constitutional prohibition against double jeopardy forbids
multiple punishments for the same offense. In a case where
there is a risk of multiple convictions based on a single
act, the jury must be instructed that separate and distinct
acts must support each conviction. When the trial court fails
to so instruct and multiple convictions occur, there is a
potential for double jeopardy. Here, a jury convicted
Gonzales of first degree child molestation, first degree
child rape, and witness tampering. On appeal, Gonzales claims
that his convictions for molestation and child rape violated
double jeopardy because the jury was not instructed that it
needed to find a separate and distinct act to support each
conviction. We disagree because, in light of the
entire record before us, it was manifestly apparent to the
jury that the State was not seeking to impose multiple
punishments for the same offense and that each count was
based on a separate act. Thus, no double jeopardy violation
also argues that the trial court erroneously provided
supplemental jury instructions, admitted improper character
evidence, and ordered an unconstitutionally vague community
custody condition. And, in a statement of additional grounds,
Gonzales alleges a number of other errors. None of the claims
no error and affirm.
J.G. was six years old, she and her younger brother moved in
with their grandfather, Eddy Gonzales, and his wife, Terri.
After the move, J.G. typically slept beside her grandfather
in her grandparents' bed. About six months after moving
in, Gonzales began molesting J.G. He rubbed J.G.'s
breasts about fifteen separate times while she was in her
grandparents' bed. He placed his hand and fingers on
J.G.'s vagina about twenty or twenty-five different
times. Once or twice, while in bed, Gonzales made J.G. put
her mouth on his penis. Once, she awoke on the couch with his
penis in her hand. Another time, J.G. fell asleep on the
couch and woke up to find Gonzales engaging in oral sex on
her. This sexual abuse ended when J.G. was ten or eleven
years old. But after the molestation stopped, J.G. once
encountered Gonzales masturbating in his room while holding
J.G. was eleven years old, she got into a fight with her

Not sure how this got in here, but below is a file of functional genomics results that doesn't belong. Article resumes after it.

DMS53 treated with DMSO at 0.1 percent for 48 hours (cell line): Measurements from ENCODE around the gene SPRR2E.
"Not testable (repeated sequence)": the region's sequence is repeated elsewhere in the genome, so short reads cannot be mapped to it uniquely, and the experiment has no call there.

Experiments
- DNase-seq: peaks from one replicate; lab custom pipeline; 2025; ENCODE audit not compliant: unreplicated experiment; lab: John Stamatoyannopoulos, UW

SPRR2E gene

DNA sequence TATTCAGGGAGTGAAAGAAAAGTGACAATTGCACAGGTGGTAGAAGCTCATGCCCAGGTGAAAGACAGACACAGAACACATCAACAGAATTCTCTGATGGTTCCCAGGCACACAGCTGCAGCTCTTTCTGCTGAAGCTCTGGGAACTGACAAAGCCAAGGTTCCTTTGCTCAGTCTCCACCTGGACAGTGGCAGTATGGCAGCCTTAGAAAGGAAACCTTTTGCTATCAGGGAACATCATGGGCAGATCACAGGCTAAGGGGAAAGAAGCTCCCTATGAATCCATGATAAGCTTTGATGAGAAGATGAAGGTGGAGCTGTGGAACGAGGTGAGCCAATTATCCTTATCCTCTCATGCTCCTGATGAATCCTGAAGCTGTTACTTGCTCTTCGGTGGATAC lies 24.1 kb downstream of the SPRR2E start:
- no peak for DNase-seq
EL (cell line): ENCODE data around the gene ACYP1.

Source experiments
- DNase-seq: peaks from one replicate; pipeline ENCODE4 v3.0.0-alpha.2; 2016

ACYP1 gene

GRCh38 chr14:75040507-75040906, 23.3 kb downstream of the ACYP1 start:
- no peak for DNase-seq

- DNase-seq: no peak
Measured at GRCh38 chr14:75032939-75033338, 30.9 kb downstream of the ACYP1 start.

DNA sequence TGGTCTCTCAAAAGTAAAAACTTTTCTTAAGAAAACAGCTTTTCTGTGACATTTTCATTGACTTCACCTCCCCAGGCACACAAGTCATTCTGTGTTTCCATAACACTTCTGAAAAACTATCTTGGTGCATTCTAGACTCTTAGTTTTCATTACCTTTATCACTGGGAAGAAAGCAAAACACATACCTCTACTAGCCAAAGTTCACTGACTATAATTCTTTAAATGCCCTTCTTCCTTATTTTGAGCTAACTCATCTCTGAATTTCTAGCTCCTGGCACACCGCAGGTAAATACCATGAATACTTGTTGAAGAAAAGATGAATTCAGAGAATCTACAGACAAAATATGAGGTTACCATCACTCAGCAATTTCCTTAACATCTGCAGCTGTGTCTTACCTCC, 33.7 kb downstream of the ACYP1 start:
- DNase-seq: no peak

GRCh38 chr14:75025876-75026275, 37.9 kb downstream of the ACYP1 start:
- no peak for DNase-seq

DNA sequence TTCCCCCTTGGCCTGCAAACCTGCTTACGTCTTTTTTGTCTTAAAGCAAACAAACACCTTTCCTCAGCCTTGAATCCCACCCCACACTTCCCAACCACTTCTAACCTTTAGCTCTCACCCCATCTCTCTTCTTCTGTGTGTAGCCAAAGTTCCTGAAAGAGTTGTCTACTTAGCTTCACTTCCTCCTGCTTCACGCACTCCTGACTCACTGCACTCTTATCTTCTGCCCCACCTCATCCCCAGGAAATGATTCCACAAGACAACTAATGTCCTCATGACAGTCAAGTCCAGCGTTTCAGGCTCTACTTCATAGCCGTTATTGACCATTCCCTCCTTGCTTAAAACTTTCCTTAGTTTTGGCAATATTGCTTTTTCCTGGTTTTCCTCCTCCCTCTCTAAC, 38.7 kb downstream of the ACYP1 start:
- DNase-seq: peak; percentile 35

grandmother, Terri and moved in with her sister, Ashley. She
told Ashley about the molestation. On December 4, 2013,
Ashley reported the allegations to the police and to Terri.
Ashley and Terri drove to the Gonzales home where a police
officer was waiting outside. Against the officer's
instructions, Terri went inside and confronted Gonzales. She
asked him if the allegations were true. Gonzales was
apologetic and repeatedly said that he was sorry. Later, when
the officers came in, Gonzales admitted that he had touched
J.G.'s breasts fifteen times, and used gestures to
demonstrate how he touched her. He told an officer that J.G.
"helped" him with the molestation and acted like
she enjoyed it. Verbatim Report of Proceedings (VRP) at 1225.
Gonzales later told his son, J.G.'s father, that he
couldn't help himself and that J.G. had come on to him.
From jail, Gonzales wrote letters to Terri apologizing and
telling her that J.G. could refuse to testify.
was charged with first degree rape of a child and first
degree child molestation. The State later added a second
count of first degree child rape and charged him with
tampering with a witness. A jury acquitted Gonzales of one
count of first degree child rape, but found him guilty of the
remaining charges. Gonzales's sentence included a
community custody condition that he "not enter any
parks/playgrounds/schools." Clerk's Papers (CP) at
123. Gonzales appeals.
argues that his convictions for child molestation and rape of
a child constitute double jeopardy. He contends that in the
absence of an instruction that the jury find separate and